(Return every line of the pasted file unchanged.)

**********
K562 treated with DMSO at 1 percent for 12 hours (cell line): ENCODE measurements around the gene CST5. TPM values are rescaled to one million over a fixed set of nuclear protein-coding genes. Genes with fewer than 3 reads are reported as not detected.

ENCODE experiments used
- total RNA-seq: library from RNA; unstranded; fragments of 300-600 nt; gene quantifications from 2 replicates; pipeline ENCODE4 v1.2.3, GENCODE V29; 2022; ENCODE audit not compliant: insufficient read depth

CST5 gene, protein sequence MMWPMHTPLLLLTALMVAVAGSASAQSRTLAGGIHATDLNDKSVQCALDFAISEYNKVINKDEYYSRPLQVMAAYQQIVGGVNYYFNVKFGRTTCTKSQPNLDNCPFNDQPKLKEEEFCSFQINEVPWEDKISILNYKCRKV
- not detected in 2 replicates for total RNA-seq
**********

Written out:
K562 treated with DMSO at 1 percent for 12 hours (cell line): ENCODE measurements around the gene CST5. TPM values are rescaled to one million over a fixed set of nuclear protein-coding genes. Genes with fewer than 3 reads are reported as not detected.

ENCODE experiments used
- total RNA-seq: library from RNA; unstranded; fragments of 300-600 nt; gene quantifications from 2 replicates; pipeline ENCODE4 v1.2.3, GENCODE V29; 2022; ENCODE audit not compliant: insufficient read depth

CST5 gene, protein sequence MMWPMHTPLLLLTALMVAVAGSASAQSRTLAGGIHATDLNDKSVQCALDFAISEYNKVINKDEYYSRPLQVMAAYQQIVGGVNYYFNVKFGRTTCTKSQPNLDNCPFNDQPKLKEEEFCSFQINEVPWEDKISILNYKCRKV
- not detected in 2 replicates for total RNA-seq